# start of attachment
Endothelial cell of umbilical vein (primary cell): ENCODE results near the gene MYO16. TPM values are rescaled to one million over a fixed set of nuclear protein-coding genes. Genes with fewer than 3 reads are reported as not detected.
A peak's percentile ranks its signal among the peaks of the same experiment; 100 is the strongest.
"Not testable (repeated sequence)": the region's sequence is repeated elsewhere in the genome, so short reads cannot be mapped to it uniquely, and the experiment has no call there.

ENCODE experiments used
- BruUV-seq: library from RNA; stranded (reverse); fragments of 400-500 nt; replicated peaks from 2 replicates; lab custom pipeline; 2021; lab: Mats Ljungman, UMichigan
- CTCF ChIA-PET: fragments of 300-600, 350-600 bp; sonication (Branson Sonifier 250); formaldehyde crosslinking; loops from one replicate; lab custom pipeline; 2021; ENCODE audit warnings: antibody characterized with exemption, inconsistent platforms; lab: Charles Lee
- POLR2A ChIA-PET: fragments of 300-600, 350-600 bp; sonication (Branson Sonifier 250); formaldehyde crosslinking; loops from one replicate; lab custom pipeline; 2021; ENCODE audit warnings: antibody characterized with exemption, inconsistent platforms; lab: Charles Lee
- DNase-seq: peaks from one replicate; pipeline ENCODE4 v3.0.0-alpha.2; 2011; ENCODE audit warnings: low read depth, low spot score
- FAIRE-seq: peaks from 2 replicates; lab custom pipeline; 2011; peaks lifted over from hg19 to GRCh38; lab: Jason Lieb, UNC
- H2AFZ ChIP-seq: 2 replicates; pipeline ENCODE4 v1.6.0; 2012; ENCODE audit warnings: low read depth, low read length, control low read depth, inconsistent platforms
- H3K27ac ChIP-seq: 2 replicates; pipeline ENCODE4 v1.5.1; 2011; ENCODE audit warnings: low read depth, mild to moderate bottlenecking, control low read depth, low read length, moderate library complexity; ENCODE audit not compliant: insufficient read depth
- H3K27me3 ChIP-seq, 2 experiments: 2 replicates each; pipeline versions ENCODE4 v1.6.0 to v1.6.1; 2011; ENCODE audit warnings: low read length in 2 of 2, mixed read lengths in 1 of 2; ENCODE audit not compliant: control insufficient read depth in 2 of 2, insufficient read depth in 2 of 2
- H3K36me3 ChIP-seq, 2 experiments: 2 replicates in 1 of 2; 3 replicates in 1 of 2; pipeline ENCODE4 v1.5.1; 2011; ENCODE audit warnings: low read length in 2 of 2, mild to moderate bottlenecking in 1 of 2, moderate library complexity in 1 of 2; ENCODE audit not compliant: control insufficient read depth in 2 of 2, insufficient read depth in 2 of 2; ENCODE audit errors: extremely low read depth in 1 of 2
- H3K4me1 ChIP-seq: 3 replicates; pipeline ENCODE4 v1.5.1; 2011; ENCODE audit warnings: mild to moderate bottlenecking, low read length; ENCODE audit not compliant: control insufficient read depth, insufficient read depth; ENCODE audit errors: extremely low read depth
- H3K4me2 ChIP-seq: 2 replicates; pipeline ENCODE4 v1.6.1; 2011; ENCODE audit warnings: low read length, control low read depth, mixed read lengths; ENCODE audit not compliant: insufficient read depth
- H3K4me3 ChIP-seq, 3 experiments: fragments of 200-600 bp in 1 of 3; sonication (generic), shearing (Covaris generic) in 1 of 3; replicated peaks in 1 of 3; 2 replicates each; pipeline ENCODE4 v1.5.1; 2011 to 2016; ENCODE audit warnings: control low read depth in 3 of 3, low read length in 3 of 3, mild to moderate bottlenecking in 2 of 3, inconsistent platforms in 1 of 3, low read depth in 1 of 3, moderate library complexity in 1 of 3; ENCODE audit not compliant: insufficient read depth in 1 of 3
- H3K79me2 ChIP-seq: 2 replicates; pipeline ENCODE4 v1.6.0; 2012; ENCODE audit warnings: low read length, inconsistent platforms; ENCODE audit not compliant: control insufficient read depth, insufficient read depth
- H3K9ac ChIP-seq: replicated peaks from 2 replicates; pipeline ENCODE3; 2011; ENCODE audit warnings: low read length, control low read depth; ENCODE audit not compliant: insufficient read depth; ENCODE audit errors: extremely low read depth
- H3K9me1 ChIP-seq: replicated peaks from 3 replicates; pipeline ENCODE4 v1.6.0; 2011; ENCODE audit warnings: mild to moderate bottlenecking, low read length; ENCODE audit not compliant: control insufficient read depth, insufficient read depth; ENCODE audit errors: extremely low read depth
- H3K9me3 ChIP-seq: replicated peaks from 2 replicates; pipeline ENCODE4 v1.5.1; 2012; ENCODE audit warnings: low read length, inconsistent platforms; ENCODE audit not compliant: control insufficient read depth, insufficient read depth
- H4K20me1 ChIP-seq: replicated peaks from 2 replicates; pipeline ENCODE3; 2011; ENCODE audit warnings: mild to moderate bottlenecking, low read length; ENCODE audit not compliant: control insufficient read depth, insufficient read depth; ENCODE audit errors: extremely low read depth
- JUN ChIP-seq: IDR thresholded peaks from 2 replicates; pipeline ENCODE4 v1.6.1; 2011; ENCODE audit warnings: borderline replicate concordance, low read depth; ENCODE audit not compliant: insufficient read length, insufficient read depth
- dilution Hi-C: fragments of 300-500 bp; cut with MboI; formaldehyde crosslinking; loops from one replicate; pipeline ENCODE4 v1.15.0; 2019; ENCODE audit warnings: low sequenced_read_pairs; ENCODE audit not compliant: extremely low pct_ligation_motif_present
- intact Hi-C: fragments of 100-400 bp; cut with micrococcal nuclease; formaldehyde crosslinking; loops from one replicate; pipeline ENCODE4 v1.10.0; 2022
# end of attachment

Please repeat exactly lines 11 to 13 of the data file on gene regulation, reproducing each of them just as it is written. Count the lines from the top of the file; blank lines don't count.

- H3K27ac ChIP-seq: 2 replicates; pipeline ENCODE4 v1.5.1; 2011; ENCODE audit warnings: low read depth, mild to moderate bottlenecking, control low read depth, low read length, moderate library complexity; ENCODE audit not compliant: insufficient read depth
- H3K27me3 ChIP-seq, 2 experiments: 2 replicates each; pipeline versions ENCODE4 v1.6.0 to v1.6.1; 2011; ENCODE audit warnings: low read length in 2 of 2, mixed read lengths in 1 of 2; ENCODE audit not compliant: control insufficient read depth in 2 of 2, insufficient read depth in 2 of 2
- H3K36me3 ChIP-seq, 2 experiments: 2 replicates in 1 of 2; 3 replicates in 1 of 2; pipeline ENCODE4 v1.5.1; 2011; ENCODE audit warnings: low read length in 2 of 2, mild to moderate bottlenecking in 1 of 2, moderate library complexity in 1 of 2; ENCODE audit not compliant: control insufficient read depth in 2 of 2, insufficient read depth in 2 of 2; ENCODE audit errors: extremely low read depth in 1 of 2